Is it possible to create engaging branded experiences in Second Life which actually help your company sell product, or at least reinforce your customer’s perception of your brand?
In the August issue of WIRED, Frank Rose is pretty down on the opportunities in Second Life for consumer brands in the US trying to create interest. But the fact that some (even many) have failed to create interesting experiences shouldn’t prove that no one can.
Rose’s argument, in “How Madison Avenue Is Wasting Millions on a Deserted Second Life” (which in the print magazine carried the headline “Lonely Planet – Second Life: It’s So Popular No One Goes There Anymore”), is that marketers are basically spending out of fear: fear of missing out on the next big thing, fear that traditional marketing and advertising methods are dying and nothing has yet come about to replace them. He writes near the beginning of the article:
Adrift in the uncharted sea that is Web 2.0 Ã¢â‚¬â€ YouTube, MySpace, social networking, user-generated content, virtual worlds Ã¢â‚¬â€ corporate marketers look at Second Life and see something to grab onto. At least 50 major companies have ventured into the virtual world to date, spending millions in the process. IBM has created a massive complex of adjoining islands dedicated to recruitment, employee training, and in-world business meetings. Coldwell Banker has opened a virtual real estate office. Brands like Adidas, H&R Block, and Sears have set up shop. CNET and Reuters have opened virtual bureaus there. It’s as if the moon suddenly had oxygen. Nobody wants to miss out.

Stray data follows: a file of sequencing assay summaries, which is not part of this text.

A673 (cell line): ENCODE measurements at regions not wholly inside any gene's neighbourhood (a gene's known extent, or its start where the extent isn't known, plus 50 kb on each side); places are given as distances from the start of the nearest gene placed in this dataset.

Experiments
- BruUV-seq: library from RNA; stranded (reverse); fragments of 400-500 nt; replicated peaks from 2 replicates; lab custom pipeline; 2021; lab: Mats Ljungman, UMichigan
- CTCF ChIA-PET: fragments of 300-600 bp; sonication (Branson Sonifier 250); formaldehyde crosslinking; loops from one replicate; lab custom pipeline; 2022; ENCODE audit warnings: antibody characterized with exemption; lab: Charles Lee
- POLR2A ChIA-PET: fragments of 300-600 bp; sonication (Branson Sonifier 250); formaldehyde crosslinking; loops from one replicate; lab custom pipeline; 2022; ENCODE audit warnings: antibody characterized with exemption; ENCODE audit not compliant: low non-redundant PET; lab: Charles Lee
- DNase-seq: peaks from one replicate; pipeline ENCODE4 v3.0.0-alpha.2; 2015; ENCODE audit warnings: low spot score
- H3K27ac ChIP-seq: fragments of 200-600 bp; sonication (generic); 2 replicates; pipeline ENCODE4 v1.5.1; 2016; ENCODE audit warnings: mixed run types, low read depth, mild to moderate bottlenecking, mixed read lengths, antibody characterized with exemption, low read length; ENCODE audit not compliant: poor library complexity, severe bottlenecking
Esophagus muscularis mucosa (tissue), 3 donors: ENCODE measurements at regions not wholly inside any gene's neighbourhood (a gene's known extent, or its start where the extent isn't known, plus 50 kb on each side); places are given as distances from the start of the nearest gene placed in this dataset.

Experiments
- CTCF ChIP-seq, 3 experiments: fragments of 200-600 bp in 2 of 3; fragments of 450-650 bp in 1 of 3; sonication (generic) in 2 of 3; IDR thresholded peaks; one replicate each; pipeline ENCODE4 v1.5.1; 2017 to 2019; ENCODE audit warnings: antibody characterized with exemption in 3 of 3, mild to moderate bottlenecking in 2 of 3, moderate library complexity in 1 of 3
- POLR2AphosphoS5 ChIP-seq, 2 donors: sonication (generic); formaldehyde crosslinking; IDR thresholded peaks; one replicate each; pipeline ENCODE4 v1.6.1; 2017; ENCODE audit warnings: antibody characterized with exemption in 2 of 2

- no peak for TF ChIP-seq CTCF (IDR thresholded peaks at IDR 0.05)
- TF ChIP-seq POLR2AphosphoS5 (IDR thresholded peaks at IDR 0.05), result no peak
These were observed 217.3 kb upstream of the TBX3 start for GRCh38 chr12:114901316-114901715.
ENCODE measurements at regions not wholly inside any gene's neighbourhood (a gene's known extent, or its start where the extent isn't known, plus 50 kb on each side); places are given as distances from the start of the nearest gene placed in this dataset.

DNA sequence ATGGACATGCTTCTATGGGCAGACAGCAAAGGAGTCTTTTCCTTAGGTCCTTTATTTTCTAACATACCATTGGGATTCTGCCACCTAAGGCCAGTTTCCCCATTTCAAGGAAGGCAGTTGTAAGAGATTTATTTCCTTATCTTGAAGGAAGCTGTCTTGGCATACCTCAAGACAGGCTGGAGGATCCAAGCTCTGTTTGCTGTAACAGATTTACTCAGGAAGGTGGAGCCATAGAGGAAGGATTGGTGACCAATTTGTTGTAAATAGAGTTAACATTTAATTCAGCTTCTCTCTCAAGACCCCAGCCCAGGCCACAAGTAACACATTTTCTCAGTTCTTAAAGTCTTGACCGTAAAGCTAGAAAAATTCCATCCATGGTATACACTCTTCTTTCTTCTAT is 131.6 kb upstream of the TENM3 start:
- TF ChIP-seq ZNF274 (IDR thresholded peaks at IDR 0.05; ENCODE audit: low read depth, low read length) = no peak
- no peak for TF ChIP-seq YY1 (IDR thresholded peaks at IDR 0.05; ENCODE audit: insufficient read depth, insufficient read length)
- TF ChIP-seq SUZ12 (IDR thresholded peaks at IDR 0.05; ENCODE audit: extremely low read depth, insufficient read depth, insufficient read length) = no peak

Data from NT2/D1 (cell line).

And again towards the end:
What’s behind this stampede is not that hard to divine. “A terror has gripped corporate America,” says Joseph Plummer, chief research officer at the Advertising Research Foundation, an industry think tank. Plummer has been around Madison Avenue since the early ’60s, when modern advertising techniques materialized. “The simple model they all grew up with” Ã¢â‚¬â€ the 30-second spot, delivered through the mass reach of television Ã¢â‚¬â€ “is no longer working. And there are two types of people out there: a small group that’s experimenting thoughtfully, and a large group that’s trying the next thing to come through the door.” Second Life appeals to the latter Ã¢â‚¬â€ the ones who are afraid of missing out, who don’t consider half a million dollars to be a lot of money, and who haven’t figured out (or don’t want to admit) that Second Life is less than the bold new frontier it appears to be.
Marshall Sponder, in a blog post responding to Rose’s article, concedes that “the Second Life platform is immature in that it can’t handle large numbers of visitors on any spot, the grid is down way too often and the interface is still clunky,” but argues that “getting businesses to fail in Second Life is businesses copying their physical store in a Virtual World, rather than really coming up with something creative (even though more of the brands who have entered Second Life think they are being creative, they aren’t).”
In other words, it’s the rush to have a presence in Second Life, without really thinking about what it makes possible, that is leading to failure. This is analagous to companies rushing now to have a presence on Facebook, so convinced that they need to have an application (any old application will do) that they don’t think through the real potential of the platform(s) and risk being complete ignored, or worse.
Second Life shouldn’t be ingored by large brands, but they should start by being users first – something I suspect many fail to do – and talking to other users second. If you can’t find people (who you haven’t paid to say so) who think the idea is exciting and interesting, don’t bother.